Hapkido Break Falls

Vanessa Lopez, a Hapkido instructor in Miami, throws a fellow martial artist Vanessa Lopez, a Hapkido instructor in Miami, throws a fellow martial artist. It may look like the guy being thrown is out of control and about to break his neck, but he knows exactly what he is doing.
Vanessa Lopez, a Hapkido instructor in Miami, throws a fellow martial artist

Vanessa Lopez, a Hapkido instructor in Miami, throws a fellow martial artist. It may look like the guy being thrown is out of control and about to break his neck, but he knows exactly what he is doing.

If you have previously trained in a martial art that employs throws, such as Hapkido, Jujitsu, Aikido or (of course!) Judo, then you are familiar with break falling techniques. There are slight variations from art to art, but the fundamentals are the same. All the above four arts are direct descendants of the ancient Japanese samurai art of Aiki-Jujitsu. The break falling techniques were developed in Aiki-Jujitsu over thousands of years and were employed by the samurai in grueling practice sessions and in battle. The basics will never change because the human body does not change.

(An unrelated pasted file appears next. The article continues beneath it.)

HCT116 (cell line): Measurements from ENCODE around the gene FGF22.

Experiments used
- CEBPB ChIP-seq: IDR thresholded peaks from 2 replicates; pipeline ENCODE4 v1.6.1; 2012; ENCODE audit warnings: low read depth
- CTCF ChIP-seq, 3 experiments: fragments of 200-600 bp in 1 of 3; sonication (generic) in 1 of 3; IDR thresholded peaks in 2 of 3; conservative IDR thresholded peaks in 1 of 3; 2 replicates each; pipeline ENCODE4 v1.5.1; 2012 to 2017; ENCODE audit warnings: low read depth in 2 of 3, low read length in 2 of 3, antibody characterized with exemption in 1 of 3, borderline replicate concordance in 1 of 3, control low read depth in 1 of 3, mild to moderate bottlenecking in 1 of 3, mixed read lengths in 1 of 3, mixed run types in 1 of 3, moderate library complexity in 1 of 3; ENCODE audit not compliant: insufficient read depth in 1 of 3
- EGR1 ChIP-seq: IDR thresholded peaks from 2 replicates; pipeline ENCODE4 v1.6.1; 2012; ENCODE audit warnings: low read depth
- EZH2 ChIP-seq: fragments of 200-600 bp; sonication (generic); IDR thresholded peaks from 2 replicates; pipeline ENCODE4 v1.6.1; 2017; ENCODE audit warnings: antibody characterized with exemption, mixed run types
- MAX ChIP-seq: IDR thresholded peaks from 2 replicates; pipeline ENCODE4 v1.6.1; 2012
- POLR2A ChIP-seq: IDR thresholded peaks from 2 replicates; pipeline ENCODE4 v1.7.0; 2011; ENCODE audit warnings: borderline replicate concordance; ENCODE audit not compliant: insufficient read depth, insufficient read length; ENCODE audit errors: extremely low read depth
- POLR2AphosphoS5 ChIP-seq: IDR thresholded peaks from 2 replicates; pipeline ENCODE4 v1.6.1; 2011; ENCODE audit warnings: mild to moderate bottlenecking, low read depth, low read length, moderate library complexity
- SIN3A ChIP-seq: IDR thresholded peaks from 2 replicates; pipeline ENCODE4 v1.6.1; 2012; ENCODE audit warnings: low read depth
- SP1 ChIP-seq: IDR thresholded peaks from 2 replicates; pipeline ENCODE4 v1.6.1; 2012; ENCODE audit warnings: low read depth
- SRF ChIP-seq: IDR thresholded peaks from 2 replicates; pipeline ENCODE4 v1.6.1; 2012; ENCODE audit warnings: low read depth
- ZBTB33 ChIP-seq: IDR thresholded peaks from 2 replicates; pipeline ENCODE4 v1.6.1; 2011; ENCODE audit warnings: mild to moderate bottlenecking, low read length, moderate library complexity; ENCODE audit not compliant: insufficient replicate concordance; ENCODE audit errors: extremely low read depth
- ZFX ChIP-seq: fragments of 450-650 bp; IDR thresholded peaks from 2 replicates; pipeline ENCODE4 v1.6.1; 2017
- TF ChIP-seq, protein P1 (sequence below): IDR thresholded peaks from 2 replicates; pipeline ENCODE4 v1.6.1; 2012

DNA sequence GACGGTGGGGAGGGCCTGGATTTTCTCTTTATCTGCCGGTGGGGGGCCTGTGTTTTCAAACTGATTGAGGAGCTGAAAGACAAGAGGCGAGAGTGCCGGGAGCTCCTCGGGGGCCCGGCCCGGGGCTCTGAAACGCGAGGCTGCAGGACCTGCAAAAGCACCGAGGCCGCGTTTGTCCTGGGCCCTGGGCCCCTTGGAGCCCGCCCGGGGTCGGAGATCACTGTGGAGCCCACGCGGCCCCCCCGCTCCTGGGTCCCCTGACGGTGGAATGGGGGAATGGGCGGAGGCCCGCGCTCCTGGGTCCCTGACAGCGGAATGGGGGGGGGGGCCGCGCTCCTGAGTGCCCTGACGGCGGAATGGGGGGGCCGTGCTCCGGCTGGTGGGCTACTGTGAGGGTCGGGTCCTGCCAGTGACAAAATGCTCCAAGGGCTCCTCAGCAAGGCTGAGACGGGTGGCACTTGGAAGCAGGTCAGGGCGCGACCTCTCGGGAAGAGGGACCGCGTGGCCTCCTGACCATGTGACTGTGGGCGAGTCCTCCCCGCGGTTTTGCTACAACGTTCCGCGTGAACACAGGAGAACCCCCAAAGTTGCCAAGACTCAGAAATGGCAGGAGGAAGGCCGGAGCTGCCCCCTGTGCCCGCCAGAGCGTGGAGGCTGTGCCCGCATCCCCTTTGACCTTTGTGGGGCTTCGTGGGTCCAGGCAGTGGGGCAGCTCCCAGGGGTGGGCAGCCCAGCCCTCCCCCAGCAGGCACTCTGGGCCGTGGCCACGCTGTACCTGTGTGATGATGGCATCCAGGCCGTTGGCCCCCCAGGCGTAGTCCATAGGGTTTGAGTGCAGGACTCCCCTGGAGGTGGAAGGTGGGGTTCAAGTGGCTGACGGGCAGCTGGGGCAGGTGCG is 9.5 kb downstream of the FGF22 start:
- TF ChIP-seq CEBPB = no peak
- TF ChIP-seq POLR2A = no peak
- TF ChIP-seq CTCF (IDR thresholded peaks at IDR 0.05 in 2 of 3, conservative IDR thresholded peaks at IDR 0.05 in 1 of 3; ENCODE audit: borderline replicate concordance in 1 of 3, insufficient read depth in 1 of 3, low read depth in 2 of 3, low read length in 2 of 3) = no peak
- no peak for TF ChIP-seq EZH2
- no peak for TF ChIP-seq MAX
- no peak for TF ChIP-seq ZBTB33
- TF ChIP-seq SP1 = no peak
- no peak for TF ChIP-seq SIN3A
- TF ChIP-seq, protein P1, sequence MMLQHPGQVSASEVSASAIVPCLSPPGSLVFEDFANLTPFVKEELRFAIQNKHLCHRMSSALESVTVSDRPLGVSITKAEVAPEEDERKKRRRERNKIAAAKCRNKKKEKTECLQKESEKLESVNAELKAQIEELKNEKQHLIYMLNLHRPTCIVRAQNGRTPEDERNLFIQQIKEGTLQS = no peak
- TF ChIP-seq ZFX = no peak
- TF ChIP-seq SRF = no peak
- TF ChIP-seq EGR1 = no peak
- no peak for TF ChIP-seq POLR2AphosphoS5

Break falling techniques are a way of falling (bet you never thought you’d have to learn how to fall down, huh?) that allow you to fall or be thrown without getting hurt. There may be some discomfort involved, especially if you are taking a high fall, for example over someone’s shoulder, but you will not get injured.

We learn these techniques so that we can actually practice throwing each other. After all, if you are learning a self-defense technique that involves a throw, you want to know that it actually works, and the way to know that is by simulating a real self-defense situation as closely as possible.

All participants in this Hapkido practice group who are new to the martial arts will be started on break falls. Of course you will simultaneously learn other basic techniques like block-and-strike punch defenses, and escapes from grabs, but falling practice will be a part of every session, even for advanced participants.

And hey, knowing how to fall can come in handy in many situations. I once took a tumble off the front of my bicycle when my wheel got stuck in the street car tracks in San Francisco, and landed in a perfect flip side fall position, without a scratch. One of my Jujitsu instructors – a man in his 60’s – tripped while walking down the street, and turned it into a roll, coming back to his feet smoothly without a scratch.

Many people trip and fall and hurt themselves badly, often injuring their knees, elbows or hands, and sometimes falling flat on their faces. Learning how to fall properly will, if nothing else, save you from those kinds of injuries.

Stay safe!

Hapki! (harmonious energy)

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